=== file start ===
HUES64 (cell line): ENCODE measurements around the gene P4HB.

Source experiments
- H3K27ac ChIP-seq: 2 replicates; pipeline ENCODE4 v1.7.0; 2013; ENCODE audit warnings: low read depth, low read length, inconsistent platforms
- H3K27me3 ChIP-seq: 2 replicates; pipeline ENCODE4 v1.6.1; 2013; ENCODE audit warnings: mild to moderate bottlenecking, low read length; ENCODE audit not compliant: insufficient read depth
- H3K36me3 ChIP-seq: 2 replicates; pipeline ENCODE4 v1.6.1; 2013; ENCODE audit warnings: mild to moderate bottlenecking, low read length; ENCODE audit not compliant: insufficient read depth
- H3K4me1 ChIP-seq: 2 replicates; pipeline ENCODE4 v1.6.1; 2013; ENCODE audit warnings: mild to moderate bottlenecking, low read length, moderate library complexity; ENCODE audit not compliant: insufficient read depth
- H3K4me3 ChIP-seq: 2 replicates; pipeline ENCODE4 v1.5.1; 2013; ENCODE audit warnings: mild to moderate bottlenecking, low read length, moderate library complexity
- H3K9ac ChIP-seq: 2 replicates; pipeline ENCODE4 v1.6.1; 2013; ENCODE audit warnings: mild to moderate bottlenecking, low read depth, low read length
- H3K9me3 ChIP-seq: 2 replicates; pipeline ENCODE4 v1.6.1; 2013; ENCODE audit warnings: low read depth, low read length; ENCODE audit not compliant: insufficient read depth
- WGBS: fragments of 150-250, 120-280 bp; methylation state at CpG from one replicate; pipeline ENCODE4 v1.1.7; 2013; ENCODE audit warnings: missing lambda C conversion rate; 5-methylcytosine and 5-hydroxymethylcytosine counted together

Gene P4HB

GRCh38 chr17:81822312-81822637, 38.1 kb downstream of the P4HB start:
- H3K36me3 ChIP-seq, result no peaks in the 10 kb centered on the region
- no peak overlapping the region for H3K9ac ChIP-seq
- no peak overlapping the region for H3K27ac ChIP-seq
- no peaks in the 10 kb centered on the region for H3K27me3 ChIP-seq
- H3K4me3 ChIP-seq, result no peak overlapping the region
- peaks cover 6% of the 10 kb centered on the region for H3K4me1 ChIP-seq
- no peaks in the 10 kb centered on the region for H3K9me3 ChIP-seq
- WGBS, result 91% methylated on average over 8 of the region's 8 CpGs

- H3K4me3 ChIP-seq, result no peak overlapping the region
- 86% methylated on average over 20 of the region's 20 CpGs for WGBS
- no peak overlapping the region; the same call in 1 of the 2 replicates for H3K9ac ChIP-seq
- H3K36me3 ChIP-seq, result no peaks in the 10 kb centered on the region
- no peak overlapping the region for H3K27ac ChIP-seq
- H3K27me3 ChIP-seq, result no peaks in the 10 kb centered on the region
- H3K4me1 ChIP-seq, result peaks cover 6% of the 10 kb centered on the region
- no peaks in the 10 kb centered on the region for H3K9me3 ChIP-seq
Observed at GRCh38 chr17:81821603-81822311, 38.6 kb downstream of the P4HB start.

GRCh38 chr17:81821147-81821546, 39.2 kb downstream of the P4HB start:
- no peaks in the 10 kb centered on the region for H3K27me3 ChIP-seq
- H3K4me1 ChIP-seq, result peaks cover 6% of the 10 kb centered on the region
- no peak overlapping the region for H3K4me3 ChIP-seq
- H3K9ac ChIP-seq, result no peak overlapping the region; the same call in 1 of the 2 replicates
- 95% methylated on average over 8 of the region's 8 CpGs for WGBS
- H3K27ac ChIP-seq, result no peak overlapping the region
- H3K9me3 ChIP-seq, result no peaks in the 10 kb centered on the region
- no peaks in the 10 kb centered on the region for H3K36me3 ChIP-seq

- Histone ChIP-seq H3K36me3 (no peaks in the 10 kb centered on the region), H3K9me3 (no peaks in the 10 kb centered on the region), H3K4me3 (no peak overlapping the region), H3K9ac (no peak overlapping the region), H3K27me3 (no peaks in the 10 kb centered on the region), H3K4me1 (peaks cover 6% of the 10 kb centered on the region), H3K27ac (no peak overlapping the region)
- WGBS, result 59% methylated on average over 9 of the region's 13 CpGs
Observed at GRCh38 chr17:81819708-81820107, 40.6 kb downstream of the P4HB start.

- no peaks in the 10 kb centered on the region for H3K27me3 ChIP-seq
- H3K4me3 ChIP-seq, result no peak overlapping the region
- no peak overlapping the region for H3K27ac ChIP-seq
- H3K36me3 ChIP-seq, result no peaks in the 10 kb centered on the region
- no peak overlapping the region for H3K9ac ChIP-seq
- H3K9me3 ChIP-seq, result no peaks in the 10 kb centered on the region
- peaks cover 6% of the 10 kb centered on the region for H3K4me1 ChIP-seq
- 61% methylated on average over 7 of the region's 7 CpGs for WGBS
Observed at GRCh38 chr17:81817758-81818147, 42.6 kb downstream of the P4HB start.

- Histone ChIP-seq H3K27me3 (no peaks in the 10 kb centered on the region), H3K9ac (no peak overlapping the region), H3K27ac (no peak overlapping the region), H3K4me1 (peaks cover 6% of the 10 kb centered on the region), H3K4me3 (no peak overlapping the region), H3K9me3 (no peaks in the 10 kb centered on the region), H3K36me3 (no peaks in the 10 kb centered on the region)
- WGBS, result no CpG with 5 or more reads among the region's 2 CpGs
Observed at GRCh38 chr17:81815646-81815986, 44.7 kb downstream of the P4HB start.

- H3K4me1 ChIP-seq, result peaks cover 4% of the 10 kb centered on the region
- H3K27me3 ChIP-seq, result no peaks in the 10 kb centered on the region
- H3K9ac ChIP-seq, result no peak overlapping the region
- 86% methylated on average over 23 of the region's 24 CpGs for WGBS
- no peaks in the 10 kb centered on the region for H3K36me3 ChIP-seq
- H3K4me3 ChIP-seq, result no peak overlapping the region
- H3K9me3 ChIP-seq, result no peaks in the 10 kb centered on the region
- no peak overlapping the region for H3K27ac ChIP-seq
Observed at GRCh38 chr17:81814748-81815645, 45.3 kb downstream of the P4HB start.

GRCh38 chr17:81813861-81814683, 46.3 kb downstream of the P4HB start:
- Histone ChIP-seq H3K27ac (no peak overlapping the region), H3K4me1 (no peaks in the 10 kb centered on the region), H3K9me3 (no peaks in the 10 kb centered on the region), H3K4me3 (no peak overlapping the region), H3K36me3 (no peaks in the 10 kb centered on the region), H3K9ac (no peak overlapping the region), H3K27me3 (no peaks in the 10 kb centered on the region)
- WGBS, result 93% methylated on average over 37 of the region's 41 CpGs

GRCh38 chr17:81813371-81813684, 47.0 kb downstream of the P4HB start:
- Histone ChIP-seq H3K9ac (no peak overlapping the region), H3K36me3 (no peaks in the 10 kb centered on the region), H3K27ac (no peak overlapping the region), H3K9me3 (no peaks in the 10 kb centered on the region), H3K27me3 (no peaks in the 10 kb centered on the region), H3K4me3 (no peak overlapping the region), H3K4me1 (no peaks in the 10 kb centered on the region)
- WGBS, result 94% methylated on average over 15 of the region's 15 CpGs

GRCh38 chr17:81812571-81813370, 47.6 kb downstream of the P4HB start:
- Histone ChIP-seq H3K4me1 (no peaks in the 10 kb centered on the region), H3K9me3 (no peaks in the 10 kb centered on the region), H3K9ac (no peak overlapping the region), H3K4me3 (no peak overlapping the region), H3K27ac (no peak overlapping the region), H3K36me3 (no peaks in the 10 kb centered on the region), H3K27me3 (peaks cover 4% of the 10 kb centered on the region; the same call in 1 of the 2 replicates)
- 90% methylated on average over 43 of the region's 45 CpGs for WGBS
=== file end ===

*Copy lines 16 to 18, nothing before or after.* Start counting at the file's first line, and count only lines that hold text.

- no peaks in the 10 kb centered on the region for H3K27me3 ChIP-seq
- H3K4me3 ChIP-seq, result no peak overlapping the region
- peaks cover 6% of the 10 kb centered on the region for H3K4me1 ChIP-seq